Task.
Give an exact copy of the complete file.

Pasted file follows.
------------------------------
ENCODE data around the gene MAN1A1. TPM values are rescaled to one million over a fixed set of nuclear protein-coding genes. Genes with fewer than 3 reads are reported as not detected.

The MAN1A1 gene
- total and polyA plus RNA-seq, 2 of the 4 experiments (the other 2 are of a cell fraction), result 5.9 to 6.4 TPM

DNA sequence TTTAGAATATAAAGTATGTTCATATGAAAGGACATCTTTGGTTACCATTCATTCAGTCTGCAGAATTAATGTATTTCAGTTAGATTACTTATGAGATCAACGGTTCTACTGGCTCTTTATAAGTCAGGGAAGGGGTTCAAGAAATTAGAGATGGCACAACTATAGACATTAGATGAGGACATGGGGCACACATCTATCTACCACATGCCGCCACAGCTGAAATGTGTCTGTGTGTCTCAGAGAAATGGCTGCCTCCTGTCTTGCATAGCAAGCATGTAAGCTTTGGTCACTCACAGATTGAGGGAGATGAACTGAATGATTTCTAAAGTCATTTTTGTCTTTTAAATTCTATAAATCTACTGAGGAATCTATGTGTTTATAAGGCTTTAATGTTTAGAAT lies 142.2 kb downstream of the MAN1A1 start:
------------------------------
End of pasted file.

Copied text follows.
ENCODE data around the gene MAN1A1. TPM values are rescaled to one million over a fixed set of nuclear protein-coding genes. Genes with fewer than 3 reads are reported as not detected.

The MAN1A1 gene
- total and polyA plus RNA-seq, 2 of the 4 experiments (the other 2 are of a cell fraction), result 5.9 to 6.4 TPM

DNA sequence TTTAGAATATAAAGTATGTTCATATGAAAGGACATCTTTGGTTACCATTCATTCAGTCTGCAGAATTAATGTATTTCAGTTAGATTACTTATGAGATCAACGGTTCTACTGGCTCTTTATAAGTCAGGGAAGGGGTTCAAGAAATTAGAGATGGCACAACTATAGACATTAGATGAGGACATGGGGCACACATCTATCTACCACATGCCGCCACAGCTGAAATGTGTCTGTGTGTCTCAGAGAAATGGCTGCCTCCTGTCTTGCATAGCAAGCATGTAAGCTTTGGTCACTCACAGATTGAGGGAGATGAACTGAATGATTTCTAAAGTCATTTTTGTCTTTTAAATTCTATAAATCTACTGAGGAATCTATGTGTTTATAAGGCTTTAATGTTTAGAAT lies 142.2 kb downstream of the MAN1A1 start: